I was around before PBS was even called that. There used to be something called NET, National Educational Television. Despite the dull name, it frequently was the stuff of revolutionary cultural advance. Consider Exhibit A, our album of the week. I happened to be watching when some pianist (I have forgotten whom) performed excerpts from "Vingt regards sur l'enfant Jesus," which the broadcast's producers translated as "Twenty Glimpses of the Baby Jesus." It was by some French cat I had never heard of before: Olivier Messiaen. Sedate this was not. There are fierce poundings in rhythmic bursts, chords transcending any sense of classical structure, then whisps of long held quiet sections. Our little black and white Sylvania portable television was no impediment to the shock and awe of this onslaught. I was hooked. Minneapolis Public Library yeilded some Messiaen, but it was splendidly weird-sounding organ music, not the piano piece from NET. As soon as I could, I purchased the expensive two-record set.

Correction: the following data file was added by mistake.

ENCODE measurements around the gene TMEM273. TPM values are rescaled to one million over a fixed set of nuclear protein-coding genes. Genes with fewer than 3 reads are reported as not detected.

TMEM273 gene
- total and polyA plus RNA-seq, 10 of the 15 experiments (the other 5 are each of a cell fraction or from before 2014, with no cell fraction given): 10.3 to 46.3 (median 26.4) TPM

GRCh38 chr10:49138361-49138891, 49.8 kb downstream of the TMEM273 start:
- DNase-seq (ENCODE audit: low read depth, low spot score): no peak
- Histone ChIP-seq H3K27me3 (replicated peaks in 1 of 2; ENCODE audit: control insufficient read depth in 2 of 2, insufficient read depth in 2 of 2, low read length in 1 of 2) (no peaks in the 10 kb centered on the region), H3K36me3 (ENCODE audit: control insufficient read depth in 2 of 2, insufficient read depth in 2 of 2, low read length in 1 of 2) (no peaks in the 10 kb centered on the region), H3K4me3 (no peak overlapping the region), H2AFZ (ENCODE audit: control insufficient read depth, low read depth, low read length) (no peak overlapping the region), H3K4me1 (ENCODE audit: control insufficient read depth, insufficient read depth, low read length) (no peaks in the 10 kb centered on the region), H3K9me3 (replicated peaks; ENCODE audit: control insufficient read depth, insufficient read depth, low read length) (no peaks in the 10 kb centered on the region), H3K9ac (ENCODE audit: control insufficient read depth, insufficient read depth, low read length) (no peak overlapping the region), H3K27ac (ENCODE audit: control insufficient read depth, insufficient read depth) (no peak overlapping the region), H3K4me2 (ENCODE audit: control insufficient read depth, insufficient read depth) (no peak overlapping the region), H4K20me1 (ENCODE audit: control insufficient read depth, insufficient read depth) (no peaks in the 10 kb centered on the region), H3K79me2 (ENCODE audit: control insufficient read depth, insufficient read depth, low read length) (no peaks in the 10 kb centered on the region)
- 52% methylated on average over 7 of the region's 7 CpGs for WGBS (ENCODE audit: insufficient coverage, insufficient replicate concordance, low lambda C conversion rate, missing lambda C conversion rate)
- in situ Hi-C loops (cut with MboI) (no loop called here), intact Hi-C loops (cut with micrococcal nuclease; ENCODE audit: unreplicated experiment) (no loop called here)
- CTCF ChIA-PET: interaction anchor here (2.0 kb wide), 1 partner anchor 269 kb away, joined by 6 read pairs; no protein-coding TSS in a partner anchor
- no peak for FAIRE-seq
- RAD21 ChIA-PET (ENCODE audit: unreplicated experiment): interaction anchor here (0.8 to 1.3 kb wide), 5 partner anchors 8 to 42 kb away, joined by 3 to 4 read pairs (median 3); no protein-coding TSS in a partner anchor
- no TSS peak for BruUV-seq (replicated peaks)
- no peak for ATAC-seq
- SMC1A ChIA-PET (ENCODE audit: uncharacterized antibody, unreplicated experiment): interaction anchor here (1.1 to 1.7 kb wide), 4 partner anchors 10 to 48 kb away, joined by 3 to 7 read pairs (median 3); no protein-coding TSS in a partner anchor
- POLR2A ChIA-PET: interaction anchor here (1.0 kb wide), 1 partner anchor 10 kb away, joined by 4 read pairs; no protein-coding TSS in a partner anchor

Here we have a piano work over two hours long with twenty distinct "glimpses" at the object of adoration; namely, an infant in a manger. Each glimpse is from a separate point of view. Yes, the shepherds and Three Wise Men get a glance, but so does Silence, the Heights, the Spirit of Joy; even the Son himself looks in adoration on himself. This is not Christmas music. It is Epiphany Music, unstintingly modern and unsentimental, drawn from the depths of Messiaen's Catholic mysticism.
One of the fascinating things about the composer is his use of lush, romantic, chords, suddenly broken by imitation of birdcall. Ancient Greek and "Hindu" rhythms are interpreted, and a self-discipline of note choices, Messiaen's famous "modes of limited transposition" create a spooky universe which slowly becomes a source of luminous wonder and rewarding listening.